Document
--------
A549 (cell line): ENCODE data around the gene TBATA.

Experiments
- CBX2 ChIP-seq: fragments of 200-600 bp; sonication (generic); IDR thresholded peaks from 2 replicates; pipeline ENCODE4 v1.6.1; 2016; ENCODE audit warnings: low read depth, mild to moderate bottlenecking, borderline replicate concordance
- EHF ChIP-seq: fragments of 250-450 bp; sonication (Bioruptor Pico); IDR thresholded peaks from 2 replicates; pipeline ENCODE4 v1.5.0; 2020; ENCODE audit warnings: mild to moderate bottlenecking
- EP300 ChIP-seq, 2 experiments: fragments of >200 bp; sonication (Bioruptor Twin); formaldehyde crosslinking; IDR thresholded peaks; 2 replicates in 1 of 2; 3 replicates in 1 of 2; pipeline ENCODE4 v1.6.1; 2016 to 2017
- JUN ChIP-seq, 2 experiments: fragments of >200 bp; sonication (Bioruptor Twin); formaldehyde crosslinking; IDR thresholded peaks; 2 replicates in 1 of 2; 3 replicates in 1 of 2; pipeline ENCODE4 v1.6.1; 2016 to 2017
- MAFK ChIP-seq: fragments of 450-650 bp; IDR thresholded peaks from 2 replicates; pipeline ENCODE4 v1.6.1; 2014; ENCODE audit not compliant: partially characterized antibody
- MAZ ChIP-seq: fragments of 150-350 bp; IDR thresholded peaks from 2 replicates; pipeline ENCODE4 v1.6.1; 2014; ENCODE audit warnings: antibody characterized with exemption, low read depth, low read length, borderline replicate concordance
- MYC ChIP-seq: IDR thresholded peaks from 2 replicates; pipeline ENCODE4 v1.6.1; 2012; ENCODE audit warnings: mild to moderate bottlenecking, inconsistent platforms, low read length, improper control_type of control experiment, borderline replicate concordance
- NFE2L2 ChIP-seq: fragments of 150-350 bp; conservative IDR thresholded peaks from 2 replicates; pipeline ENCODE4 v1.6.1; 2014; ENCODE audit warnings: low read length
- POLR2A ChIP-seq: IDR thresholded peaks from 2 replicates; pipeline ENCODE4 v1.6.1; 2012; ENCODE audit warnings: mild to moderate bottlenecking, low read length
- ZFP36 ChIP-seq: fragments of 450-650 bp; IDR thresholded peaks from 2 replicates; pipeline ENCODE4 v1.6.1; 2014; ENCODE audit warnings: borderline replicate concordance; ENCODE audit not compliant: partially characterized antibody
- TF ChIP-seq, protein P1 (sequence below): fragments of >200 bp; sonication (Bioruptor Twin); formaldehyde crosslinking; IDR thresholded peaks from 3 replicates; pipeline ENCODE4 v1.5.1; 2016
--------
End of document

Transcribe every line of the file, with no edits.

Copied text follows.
A549 (cell line): ENCODE data around the gene TBATA.

Experiments
- CBX2 ChIP-seq: fragments of 200-600 bp; sonication (generic); IDR thresholded peaks from 2 replicates; pipeline ENCODE4 v1.6.1; 2016; ENCODE audit warnings: low read depth, mild to moderate bottlenecking, borderline replicate concordance
- EHF ChIP-seq: fragments of 250-450 bp; sonication (Bioruptor Pico); IDR thresholded peaks from 2 replicates; pipeline ENCODE4 v1.5.0; 2020; ENCODE audit warnings: mild to moderate bottlenecking
- EP300 ChIP-seq, 2 experiments: fragments of >200 bp; sonication (Bioruptor Twin); formaldehyde crosslinking; IDR thresholded peaks; 2 replicates in 1 of 2; 3 replicates in 1 of 2; pipeline ENCODE4 v1.6.1; 2016 to 2017
- JUN ChIP-seq, 2 experiments: fragments of >200 bp; sonication (Bioruptor Twin); formaldehyde crosslinking; IDR thresholded peaks; 2 replicates in 1 of 2; 3 replicates in 1 of 2; pipeline ENCODE4 v1.6.1; 2016 to 2017
- MAFK ChIP-seq: fragments of 450-650 bp; IDR thresholded peaks from 2 replicates; pipeline ENCODE4 v1.6.1; 2014; ENCODE audit not compliant: partially characterized antibody
- MAZ ChIP-seq: fragments of 150-350 bp; IDR thresholded peaks from 2 replicates; pipeline ENCODE4 v1.6.1; 2014; ENCODE audit warnings: antibody characterized with exemption, low read depth, low read length, borderline replicate concordance
- MYC ChIP-seq: IDR thresholded peaks from 2 replicates; pipeline ENCODE4 v1.6.1; 2012; ENCODE audit warnings: mild to moderate bottlenecking, inconsistent platforms, low read length, improper control_type of control experiment, borderline replicate concordance
- NFE2L2 ChIP-seq: fragments of 150-350 bp; conservative IDR thresholded peaks from 2 replicates; pipeline ENCODE4 v1.6.1; 2014; ENCODE audit warnings: low read length
- POLR2A ChIP-seq: IDR thresholded peaks from 2 replicates; pipeline ENCODE4 v1.6.1; 2012; ENCODE audit warnings: mild to moderate bottlenecking, low read length
- ZFP36 ChIP-seq: fragments of 450-650 bp; IDR thresholded peaks from 2 replicates; pipeline ENCODE4 v1.6.1; 2014; ENCODE audit warnings: borderline replicate concordance; ENCODE audit not compliant: partially characterized antibody
- TF ChIP-seq, protein P1 (sequence below): fragments of >200 bp; sonication (Bioruptor Twin); formaldehyde crosslinking; IDR thresholded peaks from 3 replicates; pipeline ENCODE4 v1.5.1; 2016